Family Foster Care and Kinship Care (FKC) 3: Initial Assessment
The organization conducts prompt and responsive initial assessment to determine if the program can meet the needs of children and families, and provides alternative service recommendations if needed.
Because organizational roles in the initial assessment process are dependent on referral systems and contractual obligations, organizations should provide procedural or documentary evidence that demonstrates implementation of the standards.
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Children in Family Foster Care and Kinship Care live in safe, stable, nurturing, and often temporary family settings that best provide the continuity of care to preserve relationships, promote well-being, and ensure permanency.
All elements or requirements outlined in the standard are evident in practice, as indicated by full implementation of the practices outlined in the Practice Standards.
Practices are basically sound but there is room for improvement, as noted in the ratings for the Practice Standards; e.g.,
Minor inconsistencies and not yet fully developed practices are noted; however, these do not significantly impact service quality; or
Procedures need strengthening; or
With few exceptions, procedures are understood by staff and are being used; or
In a few rare instances, urgent needs were not prioritized; or
For the most part, established timeframes are met; or
Culturally responsive assessments are the norm and any issues with individual staff members are being addressed through performance evaluations and training; or
Active client participation occurs to a considerable extent.
Practice requires significant improvement, as noted in the ratings for the Practice Standards. Service quality or program functioning may be compromised; e.g.,
Procedures and/or case record documentation need significant strengthening; or
Procedures are not well-understood or used appropriately; or
Urgent needs are often not prioritized; or
Services are frequently not initiated in a timely manner; or
Applicants are not receiving referrals, as appropriate; or
Assessment and reassessment timeframes are often missed; or
Assessments are sometimes not sufficiently individualized;
Culturally responsive assessments are not the norm, and this is not being addressed in supervision or training; or
Several client records are missing important information; or
Client participation is inconsistent; or
Intake or assessment is done by another organization or referral source and no documentation and/or summary of required information is present in case record.
Implementation of the standard is minimal or there is no evidence of implementation at all, as noted in the ratings for the Practice Standards; e.g.,
There are no written procedures, or procedures are clearly inadequate or not being used; or
Documentation is routinely incomplete and/or missing.
Initial assessment and intake procedures
Procedures for identification of children with American Indian and Alaska Native heritage and collaboration with tribes on ICWA cases
Copies of tribal state agreements, when applicable
Community resource and referral list
Interviews may include:
Review case records
Organizations maintain an admission policy that includes:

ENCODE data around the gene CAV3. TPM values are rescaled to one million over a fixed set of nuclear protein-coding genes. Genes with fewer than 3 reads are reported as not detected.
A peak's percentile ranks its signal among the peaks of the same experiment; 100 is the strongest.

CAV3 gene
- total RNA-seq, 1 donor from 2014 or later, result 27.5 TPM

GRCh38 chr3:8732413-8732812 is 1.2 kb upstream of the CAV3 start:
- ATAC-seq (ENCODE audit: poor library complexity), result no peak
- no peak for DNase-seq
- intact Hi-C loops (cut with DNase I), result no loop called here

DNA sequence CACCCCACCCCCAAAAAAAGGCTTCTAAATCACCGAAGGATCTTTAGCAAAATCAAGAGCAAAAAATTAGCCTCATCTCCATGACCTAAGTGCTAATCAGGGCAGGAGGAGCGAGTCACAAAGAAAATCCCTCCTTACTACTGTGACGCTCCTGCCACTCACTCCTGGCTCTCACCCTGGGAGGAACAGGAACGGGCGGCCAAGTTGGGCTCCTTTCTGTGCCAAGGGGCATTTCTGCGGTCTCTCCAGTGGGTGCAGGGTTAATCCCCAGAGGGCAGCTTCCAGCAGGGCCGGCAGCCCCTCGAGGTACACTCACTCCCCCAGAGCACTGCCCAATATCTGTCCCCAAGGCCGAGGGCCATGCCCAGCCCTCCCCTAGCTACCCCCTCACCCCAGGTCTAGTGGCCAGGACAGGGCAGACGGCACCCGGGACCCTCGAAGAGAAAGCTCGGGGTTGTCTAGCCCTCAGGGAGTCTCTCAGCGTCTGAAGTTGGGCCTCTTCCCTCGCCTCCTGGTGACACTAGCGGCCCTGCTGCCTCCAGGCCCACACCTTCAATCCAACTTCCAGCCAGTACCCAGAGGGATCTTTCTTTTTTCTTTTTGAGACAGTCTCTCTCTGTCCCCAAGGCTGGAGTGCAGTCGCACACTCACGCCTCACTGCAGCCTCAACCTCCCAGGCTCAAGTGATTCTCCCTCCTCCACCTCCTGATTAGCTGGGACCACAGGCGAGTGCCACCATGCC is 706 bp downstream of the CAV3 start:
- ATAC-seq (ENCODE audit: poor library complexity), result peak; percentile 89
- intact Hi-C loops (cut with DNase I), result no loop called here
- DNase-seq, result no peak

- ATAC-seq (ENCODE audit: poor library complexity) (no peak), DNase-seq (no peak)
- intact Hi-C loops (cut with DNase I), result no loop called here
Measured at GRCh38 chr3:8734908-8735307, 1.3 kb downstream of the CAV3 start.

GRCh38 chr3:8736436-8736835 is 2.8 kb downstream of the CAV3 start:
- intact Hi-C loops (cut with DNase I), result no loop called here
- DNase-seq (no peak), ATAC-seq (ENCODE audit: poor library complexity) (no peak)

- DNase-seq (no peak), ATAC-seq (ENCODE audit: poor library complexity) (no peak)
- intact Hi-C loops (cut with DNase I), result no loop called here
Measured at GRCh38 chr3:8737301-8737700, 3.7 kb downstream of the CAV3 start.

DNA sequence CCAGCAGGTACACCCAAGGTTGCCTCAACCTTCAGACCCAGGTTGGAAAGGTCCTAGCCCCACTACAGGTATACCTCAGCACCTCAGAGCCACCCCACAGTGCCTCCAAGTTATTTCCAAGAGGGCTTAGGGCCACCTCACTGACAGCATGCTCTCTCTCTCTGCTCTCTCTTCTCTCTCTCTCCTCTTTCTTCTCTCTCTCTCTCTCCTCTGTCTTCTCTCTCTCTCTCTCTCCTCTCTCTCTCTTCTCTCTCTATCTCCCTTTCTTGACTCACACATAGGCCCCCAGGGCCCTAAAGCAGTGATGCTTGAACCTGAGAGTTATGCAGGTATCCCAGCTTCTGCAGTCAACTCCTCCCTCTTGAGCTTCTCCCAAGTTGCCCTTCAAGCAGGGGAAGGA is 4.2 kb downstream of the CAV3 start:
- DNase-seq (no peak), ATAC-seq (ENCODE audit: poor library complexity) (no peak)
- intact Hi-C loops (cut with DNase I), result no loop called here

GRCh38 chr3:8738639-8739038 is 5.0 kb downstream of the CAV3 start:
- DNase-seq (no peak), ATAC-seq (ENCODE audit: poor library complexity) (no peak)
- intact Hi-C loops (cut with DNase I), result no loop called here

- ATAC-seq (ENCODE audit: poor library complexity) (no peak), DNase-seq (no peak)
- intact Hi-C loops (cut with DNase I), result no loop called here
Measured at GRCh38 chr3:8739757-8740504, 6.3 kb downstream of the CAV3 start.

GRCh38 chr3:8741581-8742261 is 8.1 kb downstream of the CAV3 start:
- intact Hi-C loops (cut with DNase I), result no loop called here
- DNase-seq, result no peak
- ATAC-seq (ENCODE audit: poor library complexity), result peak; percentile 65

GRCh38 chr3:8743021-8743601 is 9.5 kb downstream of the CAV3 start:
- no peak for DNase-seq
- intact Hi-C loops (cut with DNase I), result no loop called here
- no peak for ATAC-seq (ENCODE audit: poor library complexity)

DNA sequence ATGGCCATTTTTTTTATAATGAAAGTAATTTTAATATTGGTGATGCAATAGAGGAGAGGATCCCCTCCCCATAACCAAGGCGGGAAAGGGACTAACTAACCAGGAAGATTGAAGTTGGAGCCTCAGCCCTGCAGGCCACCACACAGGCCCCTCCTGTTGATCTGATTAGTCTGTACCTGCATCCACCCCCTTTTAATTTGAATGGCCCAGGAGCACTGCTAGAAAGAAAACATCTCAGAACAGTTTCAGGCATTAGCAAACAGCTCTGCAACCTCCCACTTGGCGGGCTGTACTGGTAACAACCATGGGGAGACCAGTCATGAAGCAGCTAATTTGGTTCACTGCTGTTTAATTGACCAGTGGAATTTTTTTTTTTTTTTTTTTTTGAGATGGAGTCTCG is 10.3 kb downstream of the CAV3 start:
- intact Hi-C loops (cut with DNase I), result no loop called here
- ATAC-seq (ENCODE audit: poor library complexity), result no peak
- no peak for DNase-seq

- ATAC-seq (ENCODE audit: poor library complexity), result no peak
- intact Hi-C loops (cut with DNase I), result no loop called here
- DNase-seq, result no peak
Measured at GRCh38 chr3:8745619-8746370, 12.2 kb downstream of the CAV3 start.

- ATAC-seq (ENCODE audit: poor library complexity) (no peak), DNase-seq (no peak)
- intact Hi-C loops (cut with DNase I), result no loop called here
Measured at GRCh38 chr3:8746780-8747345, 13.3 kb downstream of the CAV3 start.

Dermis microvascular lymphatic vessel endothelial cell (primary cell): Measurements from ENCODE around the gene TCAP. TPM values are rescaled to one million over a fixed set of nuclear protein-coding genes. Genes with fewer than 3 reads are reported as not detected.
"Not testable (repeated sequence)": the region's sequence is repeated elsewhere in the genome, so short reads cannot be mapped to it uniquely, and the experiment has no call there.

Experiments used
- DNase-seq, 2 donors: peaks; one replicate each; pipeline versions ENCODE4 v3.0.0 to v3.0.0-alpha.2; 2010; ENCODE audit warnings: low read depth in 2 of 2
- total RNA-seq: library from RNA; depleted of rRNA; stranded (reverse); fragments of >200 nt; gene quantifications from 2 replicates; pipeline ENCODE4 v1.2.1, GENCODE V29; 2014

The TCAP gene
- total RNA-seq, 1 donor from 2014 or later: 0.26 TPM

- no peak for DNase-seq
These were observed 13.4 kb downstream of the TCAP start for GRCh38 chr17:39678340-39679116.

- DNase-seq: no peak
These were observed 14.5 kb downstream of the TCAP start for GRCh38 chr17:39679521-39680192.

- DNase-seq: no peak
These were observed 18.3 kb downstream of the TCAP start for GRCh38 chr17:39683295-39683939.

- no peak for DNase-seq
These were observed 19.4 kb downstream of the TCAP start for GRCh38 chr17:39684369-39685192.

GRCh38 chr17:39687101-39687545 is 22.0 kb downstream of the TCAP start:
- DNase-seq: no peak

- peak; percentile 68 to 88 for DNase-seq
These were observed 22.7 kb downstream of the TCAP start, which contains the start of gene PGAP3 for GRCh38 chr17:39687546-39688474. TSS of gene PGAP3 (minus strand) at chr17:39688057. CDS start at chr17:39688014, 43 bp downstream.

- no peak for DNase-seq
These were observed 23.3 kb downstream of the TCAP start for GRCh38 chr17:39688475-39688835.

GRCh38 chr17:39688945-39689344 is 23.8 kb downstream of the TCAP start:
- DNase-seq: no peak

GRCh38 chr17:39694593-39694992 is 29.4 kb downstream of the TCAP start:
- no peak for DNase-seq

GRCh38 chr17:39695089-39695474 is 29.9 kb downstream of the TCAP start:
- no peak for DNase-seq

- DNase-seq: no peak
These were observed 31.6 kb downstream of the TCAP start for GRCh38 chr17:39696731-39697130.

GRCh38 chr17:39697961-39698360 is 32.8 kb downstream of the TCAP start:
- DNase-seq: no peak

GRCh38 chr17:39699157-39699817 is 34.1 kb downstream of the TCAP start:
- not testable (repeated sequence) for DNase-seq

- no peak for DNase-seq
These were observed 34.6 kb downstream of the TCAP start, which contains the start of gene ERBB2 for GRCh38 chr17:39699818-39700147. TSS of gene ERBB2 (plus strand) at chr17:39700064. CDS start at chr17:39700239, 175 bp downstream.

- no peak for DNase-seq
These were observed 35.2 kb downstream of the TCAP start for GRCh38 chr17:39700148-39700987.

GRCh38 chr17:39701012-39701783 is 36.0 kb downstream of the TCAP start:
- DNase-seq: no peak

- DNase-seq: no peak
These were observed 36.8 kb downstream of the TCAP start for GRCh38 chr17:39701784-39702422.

steps and requirements for admission;
prohibition of discriminatory selection processes; and
reasons the program may decline referrals.
NAThe organization: (1) accepts all clients, or (2) only receives clients by referral, and is required by contract to accept all referrals.
Prompt, responsive initial assessment practices:
give priority to urgent needs and emergency situations;
support timely initiation of services; and
ensure that referral sources are notified immediately if services cannot be provided or cannot be provided promptly.
NA The organization is not responsible for initial assessment.
During intake, the organization:
gathers information necessary to identify critical service needs and/or determine when a more intensive service is necessary; and
conducts an assessment of children’s risk of harm to self or others that is used to inform decision-making, identify appropriate resource families, and develop safety plans with parents and resource families.
The organization identifies American Indian and Alaska Native children and has a process to ensure outreach and collaboration with the tribe or Indian organization to:
ensure compliance with the Indian Child Welfare Act;
provide families with information regarding their rights under the Indian Child Welfare Act;
facilitate their participation in assessment and service planning to determine the most appropriate plan for children and families; and
maintain connections between children, their extended family, and their tribes.
The organization should have established procedures for identifying American Indian and Alaska Native children to determine if the child or his/her biological parent(s) are members of a federally recognized tribe, or if the child is eligible for membership in a federally recognized tribe. Physical appearance, blood quantum, and perceived presence or absence of cultural cues within the family, are not appropriate determinants of ICWA applicability. The organization should document efforts to identify and contact children’s tribes, and if tribes are unknown, the organization should contact the regional office of the Bureau of Indian Affairs to identify, locate, and notify the child’s tribe.
NAThe organization provides kinship care services only.
NAThe organization provides services for foreign-born children only.